Sunday, July 03, 2011

Beards & Bow Ties

I stole this from Dr. Shock. It was written, directed, and narrated by Kamran Ahmed (no, not the Bollywood star -- the UK psychiatrist).
Seems like as good a time as any to turn on comment moderation.  Pretend you're in our living room.

And do join Clink in a discussion of tonight's CNN piece on St. Elizabeth's Hospital and the insanity defense.


Anonymous said...

I love this video. I am someone (now 26), who was not adequately helped by psychiatry as a teenager suffering from the effects of long-term domestic abuse by a severely alcoholic father and a mother who was too passive to help.

This does not keep me from having faith in psychiatry. Indeed, I had some wonderful psychiatrists who were compassionate and constantly striving to find creative solutions to some of the problems I faced.

Sometimes I feel the danger can be in viewing a patient through a particular lens - in my case, through the bipolar lens. I had a few residents and fellows who were looking at things in not quite the right way. So the medications I received were not always appropriate to the diagnosis (PTSD), and I sometimes felt consigned to a category that didn't feel right.

Here is what psychiatry did for me: it gave me exposure to people who were doing the hard front-line work of dealing with incredible sadness, pain, and anger. These people were asked to resolve multifaceted problems for which the science of cure was (and is) still in its infancy. But they ALWAYS KEEP TRYING.

I returned to psychiatry three years ago while working through therapy to address the longstanding PTSD. My psychiatrist was very helpful in prescribing prazosin for my nightmares. When I was amazed at its effects and asked her why it wasn't more widely studied, she said it was because there was no money in it. Psychiatrists are caught between wanting to help people and being perceived as drug pushers egged on by pharmaceutical companies. Even their tools are questioned. This psychiatrist knew of a drug that was truly helpful that companies had no interest in because it was cheap and widely prescribed as an anti-hypertensive. She prescribed it regularly anyway.

So although I felt misdiagnosed as a teenager, I never felt maligned or neglected or controlled. The psychiatrists I have seen were always nobly making an effort to make a difference against great odds. Unlike instant-gratification specialties like surgery, psychiatry relies on relationships and long-term change. This requires persistence, creativity, sensitivity, and optimism.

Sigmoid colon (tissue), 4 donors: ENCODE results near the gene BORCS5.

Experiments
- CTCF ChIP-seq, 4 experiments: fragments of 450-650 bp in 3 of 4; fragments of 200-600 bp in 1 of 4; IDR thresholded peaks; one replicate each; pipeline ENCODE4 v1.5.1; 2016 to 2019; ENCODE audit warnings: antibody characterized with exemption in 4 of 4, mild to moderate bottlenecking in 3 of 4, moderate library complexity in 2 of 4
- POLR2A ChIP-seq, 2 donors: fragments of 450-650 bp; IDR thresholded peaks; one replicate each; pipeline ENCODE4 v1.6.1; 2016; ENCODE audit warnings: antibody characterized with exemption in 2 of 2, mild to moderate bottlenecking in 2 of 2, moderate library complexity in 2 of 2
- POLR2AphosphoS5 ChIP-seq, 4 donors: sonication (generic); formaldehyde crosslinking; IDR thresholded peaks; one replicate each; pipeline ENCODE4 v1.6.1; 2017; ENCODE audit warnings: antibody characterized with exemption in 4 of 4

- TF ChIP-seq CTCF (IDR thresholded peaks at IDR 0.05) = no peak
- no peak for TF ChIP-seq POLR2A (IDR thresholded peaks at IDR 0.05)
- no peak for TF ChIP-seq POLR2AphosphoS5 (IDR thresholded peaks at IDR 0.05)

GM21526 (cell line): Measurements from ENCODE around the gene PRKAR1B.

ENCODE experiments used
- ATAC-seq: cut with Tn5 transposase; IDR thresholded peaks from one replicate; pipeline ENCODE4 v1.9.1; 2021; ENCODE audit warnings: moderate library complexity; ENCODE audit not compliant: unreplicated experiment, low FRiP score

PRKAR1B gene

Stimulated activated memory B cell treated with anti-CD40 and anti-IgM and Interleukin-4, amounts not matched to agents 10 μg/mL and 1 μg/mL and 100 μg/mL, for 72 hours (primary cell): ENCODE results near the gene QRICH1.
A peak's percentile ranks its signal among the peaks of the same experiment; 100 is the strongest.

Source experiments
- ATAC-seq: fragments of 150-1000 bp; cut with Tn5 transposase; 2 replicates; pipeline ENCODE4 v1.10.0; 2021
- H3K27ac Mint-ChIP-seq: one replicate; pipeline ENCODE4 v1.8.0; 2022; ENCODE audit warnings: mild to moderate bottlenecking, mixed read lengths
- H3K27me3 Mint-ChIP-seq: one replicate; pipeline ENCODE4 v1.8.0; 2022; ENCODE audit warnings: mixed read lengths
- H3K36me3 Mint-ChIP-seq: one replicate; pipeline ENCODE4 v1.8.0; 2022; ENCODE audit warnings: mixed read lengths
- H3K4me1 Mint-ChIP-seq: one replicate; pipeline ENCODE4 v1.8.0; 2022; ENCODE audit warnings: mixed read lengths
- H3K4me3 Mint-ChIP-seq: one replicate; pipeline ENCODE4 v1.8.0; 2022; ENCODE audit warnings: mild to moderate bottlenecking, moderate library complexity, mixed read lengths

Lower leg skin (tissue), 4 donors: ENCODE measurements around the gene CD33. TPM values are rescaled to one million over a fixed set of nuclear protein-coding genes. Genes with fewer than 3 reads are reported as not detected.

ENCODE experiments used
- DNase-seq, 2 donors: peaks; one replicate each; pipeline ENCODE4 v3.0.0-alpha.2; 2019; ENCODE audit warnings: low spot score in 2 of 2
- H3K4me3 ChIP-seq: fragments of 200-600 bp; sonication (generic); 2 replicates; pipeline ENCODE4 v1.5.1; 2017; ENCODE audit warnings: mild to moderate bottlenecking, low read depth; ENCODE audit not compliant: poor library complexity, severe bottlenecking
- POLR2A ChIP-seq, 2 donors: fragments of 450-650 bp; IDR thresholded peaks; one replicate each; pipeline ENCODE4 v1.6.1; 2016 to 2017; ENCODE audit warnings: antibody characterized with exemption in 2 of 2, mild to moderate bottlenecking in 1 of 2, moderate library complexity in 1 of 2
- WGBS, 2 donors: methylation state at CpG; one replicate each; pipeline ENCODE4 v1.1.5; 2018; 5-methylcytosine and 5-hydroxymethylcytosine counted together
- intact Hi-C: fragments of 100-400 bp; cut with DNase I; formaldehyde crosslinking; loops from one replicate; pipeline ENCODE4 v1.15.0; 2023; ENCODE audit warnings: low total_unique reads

Thanks, psychiatry. You've enabled me to move forward. You've facilitated life-saving therapy. You have made a difference in my life - not because you are a cure-all, but because you helped enable me to help myself.

jesse said...

The psychiatric community is truly world wide. The cartoon is both entertaining and accurate ("quite brilliant!" as they say). Dr. van den Broek from Holland, Dr. Kamran Ahmed from London, and the same problems with our specialty we see here. No mention of insurance reimbursement, though...

One inaccuracy: the drawing of the psychiatrist's beard should have shown a Freudian beard, but, actually, Lucian Freud is now more famous in the UK than his grandfather!

Steven Plunkett's animation brings it alive, and Dr. Ahmed narrates very professionally. Kudos!

Sarebear said...

Very timely, very interesting, with a laugh here and there, and more serious points as well.

Thanks for posting this!

rob lindeman said...

Nicely done as a recruitment video, but failed to convince on two occasions.

The narrator insists that psychiatrists do not involuntarily treat and commit people "lightly". I never doubted this. The problem is not the gravity with which the decision is taken, but that involuntary commitment and treatment happen at all.

The second was his plea that people would accept psychiatry when we collectively accepted that mental illness is the same as biological illness. I insist that it's possible, indeed necessary to treat mentally people with love and compassion without making the equation (mental illness = biological illness, (like diabetes!). Most people understand conceptually grasp metaphor, even if they have never defined the term.